Over the past year, more and more people have been faced with the challenge of earning income during an illness or injury that has kept them out of work for an extended period of time, answering the age-old question of “do I really need disability insurance?”
May is Disability Insurance Awareness Month, and the answer is yes, you do need disability insurance. According to Council of Disability Awareness Director of Operations Fred Schott, 50 million Americans lack disability insurance, a shocking statistic especially when considering that one in four 20 year olds will face a disability over the course of their careers before retirement, according to the Council. Now is the perfect time to kickstart your understanding of disability insurance and ensure adequate income in the event of an illness or accident.
Why do so many Americans lack disability insurance?
One major factor holding people back from purchasing disability insurance is the tendency to underestimate the likelihood of disability. Jeremy Hus, Vice President of Financial Planning at Barnum, says that “Many people think of protecting their families with life insurance, but far fewer review disability income insurance or assume they’re covered at work. What they may not realize is that there is a much higher probability of becoming disabled during their working years than passing away.” According to Financial Solutions Group, Inc., during the course of a person’s career, he is three-and-a-half times more likely to become injured and need disability insurance than he is to die and need life insurance. What’s more, 90% of disabilities result from illnesses, not injuries. The Council for Disability Awareness says that “back injuries, cancer, heart disease and other illnesses cause the majority of long-term absences.”
Additionally, many people don’t completely understand disability insurance and why it’s so important. There are plenty of misconceptions, according to Jim McGovern, senior vice president of group employee benefits at OneAmerica, who in a 2017 article said, “People…don’t see a need for it. There is a misconception that disability insurance is for the older crowd, for people in high-risk occupations, or for people in poor health. That’s just not the case. Disability insurance is for everyone.”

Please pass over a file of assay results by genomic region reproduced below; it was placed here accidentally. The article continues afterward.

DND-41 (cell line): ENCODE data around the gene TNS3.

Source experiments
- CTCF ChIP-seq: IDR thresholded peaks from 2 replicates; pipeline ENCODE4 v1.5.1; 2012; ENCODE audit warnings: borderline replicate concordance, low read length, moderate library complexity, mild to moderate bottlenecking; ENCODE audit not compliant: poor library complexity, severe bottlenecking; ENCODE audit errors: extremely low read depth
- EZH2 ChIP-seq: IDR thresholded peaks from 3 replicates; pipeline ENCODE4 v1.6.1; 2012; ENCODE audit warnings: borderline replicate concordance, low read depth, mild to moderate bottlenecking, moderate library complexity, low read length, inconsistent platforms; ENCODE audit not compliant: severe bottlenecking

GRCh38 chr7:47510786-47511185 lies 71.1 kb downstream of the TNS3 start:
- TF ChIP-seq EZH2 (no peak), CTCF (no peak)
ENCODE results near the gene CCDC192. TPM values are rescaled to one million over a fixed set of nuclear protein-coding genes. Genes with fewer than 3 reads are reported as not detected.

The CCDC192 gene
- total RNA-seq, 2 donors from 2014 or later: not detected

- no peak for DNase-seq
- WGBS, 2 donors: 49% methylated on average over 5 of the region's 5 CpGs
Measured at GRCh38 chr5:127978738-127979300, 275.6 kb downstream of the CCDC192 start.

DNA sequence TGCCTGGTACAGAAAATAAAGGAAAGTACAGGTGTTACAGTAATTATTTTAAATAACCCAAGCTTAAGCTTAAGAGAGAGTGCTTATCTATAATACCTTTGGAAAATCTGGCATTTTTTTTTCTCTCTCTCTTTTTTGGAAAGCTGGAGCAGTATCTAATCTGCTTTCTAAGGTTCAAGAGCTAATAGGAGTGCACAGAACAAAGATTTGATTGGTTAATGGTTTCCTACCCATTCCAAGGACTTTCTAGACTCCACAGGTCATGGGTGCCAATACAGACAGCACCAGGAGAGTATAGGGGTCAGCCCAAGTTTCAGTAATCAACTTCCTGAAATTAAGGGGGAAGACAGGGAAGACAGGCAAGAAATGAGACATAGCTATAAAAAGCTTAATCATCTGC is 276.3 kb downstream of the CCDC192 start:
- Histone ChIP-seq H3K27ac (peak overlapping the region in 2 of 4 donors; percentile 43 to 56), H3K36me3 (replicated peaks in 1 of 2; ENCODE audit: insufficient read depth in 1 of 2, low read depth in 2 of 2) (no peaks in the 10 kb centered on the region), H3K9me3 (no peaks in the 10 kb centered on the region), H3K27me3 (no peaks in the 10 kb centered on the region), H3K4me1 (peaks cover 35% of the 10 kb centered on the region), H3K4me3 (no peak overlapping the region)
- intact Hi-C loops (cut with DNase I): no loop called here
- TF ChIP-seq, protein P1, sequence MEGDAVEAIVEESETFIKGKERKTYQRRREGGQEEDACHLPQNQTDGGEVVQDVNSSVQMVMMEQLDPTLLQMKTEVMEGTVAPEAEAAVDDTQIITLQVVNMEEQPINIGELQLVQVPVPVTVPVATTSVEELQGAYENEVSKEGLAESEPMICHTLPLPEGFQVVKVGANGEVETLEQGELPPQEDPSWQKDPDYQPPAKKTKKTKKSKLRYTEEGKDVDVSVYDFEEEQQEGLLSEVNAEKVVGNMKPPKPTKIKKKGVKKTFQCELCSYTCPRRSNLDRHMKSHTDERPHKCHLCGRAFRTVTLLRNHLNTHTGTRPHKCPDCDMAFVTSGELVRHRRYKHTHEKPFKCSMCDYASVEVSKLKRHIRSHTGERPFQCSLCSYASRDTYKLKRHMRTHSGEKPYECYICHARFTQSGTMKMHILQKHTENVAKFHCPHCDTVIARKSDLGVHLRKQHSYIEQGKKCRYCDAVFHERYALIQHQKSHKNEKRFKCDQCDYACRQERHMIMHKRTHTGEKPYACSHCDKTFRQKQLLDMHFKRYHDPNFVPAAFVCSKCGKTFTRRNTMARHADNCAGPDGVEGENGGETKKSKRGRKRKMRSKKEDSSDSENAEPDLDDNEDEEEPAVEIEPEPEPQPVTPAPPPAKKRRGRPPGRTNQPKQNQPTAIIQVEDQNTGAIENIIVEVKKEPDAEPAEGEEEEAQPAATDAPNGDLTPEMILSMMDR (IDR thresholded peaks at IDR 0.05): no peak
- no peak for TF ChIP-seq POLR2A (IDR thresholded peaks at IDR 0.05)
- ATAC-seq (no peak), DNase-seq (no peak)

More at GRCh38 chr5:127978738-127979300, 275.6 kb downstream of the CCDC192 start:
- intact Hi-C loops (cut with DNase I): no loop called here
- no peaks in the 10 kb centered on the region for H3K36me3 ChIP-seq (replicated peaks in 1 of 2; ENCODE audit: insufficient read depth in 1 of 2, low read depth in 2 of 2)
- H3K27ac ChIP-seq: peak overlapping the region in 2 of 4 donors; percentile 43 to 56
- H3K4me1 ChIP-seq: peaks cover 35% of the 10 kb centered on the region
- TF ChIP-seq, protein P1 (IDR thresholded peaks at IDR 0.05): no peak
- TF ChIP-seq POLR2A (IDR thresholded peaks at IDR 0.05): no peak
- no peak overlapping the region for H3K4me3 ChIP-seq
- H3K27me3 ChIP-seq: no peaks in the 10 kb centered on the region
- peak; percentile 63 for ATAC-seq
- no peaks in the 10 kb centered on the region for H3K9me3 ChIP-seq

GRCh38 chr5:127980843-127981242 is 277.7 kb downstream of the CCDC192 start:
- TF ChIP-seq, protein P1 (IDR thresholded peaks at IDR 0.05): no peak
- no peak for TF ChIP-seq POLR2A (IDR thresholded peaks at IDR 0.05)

In addition to misunderstanding the need for disability insurance, many people assume they’re already covered, either through workers’ compensation or Social Security Disability Insurance, both of which have their limitations. A person qualifies for workers’ compensation only if they become disabled while on the job and qualifying for Social Security Disability Insurance can be challenging, as only about 35% of applicants qualify (Financial Solutions Group, Inc.).
So, what now?
The first step to encouraging more Americans to purchase disability insurance is through education. Schott says that understanding the fundamentals, such as budgeting, money management and saving, “are all part of the equation of identifying risk and then protecting oneself and one’s family.” Basic financial education should include a general understanding of disability insurance and how it’s part of building a personal safety net, according to Schott.
Many employers offer disability insurance as part of their benefits package. If you’re employed, check out what your employer offers. If disability insurance is an option through work via a group plan, that’s a great option. You should also determine the percentage of income and the timeframe covered – ideally, you want to have disability insurance covering between 60% and 80% of after-tax income. If your employer doesn’t offer any disability insurance, consider purchasing disability insurance through a private company that sells individual policies or through an association or affinity group to which you belong.
While cost may be a top concern for many, the price you pay depends on a wide range of factors, including individual circumstances (i.e. health history, job) and the type of policy. The average cost of disability insurance ranges from 1% to 3% of your annual gross income, according to HowMuch.net. If you can’t afford to purchase both, it’s generally wise to purchase long-term disability coverage. Most disabilities last only a short time, and you may be able to financially survive a short-term disability, even without insurance. However, a long-term disability can seriously threaten your finances if you do not have insurance.
A financial professional can help you better understand different disability insurance policy options and find the one that’s right for you and your situation. With the appropriate coverage, you can insure your income should you fall victim to an illness or injury.
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